Special commendation: to McOther who had to deal with Dad plus full tena pants after the carer had left for her day off on Christmas Day and McMini, Mum and I had gone to church.

Did we have a good time? In parts, which leads me to something important.

Important Thing.

Not everyone enjoys Christmas. Not everyone has a laugh. There are more deaths at Christmas than any other time, which, presumably, means there are more people grieving. More suicides, too. There are more folks who are sad or upset than you could ever know. There is so much pressure on us to have a fun, be joyful and happy. Everyone is going on about how wonderful it is everywhere you look, with their elves on their shelves, their acrylic festive jumpers, their relentless happiness and hall decking and Christmas cheer.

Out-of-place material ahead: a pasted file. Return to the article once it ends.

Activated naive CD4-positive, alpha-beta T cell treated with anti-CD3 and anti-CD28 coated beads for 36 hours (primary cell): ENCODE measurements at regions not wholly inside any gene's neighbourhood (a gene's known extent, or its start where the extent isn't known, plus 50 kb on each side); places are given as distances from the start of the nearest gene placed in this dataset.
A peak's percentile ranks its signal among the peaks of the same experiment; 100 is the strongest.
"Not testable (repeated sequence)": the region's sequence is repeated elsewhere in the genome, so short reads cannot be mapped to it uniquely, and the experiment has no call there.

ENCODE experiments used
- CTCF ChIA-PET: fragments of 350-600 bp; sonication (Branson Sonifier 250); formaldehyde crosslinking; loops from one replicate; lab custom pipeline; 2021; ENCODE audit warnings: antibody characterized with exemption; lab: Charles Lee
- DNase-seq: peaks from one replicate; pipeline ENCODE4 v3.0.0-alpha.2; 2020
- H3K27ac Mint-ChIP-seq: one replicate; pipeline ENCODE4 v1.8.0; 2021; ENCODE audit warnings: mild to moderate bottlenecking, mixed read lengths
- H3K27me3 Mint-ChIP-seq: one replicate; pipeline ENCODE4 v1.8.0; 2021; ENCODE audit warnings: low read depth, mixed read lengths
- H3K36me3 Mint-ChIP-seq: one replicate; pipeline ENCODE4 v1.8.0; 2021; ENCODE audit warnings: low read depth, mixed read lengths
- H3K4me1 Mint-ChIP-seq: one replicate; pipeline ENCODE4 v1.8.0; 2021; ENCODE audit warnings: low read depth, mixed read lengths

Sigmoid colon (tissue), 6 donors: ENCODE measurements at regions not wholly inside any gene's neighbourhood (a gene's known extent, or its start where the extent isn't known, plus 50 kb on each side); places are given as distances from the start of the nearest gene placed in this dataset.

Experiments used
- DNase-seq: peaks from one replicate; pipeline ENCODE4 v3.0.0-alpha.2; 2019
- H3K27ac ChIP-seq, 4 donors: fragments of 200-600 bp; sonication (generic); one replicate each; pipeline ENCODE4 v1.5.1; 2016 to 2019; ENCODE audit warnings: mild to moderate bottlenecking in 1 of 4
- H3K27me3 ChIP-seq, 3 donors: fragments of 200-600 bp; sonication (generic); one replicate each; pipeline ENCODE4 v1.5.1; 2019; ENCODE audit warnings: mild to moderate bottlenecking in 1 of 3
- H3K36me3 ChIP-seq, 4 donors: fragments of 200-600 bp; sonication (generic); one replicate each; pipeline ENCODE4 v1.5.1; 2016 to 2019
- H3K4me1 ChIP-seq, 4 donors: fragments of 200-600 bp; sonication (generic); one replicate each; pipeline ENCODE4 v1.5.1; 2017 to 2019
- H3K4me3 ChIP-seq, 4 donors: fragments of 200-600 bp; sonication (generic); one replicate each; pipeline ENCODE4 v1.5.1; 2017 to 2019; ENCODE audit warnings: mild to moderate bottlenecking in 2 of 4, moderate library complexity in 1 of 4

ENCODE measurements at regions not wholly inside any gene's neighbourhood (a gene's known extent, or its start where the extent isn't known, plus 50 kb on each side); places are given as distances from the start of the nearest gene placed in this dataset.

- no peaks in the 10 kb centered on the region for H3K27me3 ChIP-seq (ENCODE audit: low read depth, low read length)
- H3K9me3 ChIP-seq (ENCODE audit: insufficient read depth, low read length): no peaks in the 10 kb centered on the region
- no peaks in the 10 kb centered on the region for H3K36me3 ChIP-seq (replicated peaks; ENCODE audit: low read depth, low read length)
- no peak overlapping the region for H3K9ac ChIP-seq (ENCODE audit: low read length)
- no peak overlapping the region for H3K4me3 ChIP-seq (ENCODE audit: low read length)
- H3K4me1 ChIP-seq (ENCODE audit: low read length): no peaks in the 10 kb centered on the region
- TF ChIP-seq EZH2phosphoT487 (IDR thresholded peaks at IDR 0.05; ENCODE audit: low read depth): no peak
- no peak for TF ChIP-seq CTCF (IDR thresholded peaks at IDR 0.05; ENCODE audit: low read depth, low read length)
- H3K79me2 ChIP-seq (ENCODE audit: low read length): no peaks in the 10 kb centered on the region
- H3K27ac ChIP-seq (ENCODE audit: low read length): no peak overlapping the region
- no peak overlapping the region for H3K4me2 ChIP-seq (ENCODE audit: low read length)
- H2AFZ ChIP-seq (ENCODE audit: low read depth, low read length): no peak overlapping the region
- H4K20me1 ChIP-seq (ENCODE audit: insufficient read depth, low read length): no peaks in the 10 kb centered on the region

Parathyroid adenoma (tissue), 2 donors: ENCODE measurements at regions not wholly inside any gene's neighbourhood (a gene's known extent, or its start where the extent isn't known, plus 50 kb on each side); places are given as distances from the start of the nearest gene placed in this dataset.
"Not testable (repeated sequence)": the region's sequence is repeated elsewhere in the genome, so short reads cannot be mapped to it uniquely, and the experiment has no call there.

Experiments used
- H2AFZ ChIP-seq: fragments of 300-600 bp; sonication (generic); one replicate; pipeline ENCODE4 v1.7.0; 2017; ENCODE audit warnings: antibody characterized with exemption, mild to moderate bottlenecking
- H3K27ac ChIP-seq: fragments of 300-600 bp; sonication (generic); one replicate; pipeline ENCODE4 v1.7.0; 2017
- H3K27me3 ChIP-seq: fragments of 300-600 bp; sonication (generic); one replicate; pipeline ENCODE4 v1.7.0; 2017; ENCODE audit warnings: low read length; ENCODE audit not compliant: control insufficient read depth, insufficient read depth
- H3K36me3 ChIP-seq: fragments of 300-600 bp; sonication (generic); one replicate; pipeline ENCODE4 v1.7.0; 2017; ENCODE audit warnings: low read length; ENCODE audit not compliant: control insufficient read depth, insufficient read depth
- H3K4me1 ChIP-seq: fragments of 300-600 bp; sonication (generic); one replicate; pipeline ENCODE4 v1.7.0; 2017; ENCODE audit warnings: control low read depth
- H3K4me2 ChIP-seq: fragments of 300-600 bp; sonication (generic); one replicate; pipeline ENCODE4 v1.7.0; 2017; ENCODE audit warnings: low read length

Bastards.

Fact is, for some folks, Christmas is sad, or difficult, or painful. And you know what. If you’re one of them, it’s OK.

Lost a loved one? Looking after someone critically ill? Looking after someone with dementia? Dealing with depression? Dealing with chronic pain? Full time carer? Eating disorder? You are not alone. Here are some I know, a lady lost her son three weeks before Christmas, another lost her husband six weeks before and another lost her husband the week before. Another lady spent Christmas Day in A&E with her husband and lost two sisters over the last two weeks. Two lovely ladies I knew died of cancer just after Christmas, both leaving loving husbands and children. My Grandfather’s mother had a heart attack and died in his arms on the way home from church on Christmas morning. In the news tonight, a lady in her sixties and a policeman died in a car accident on Christmas Day.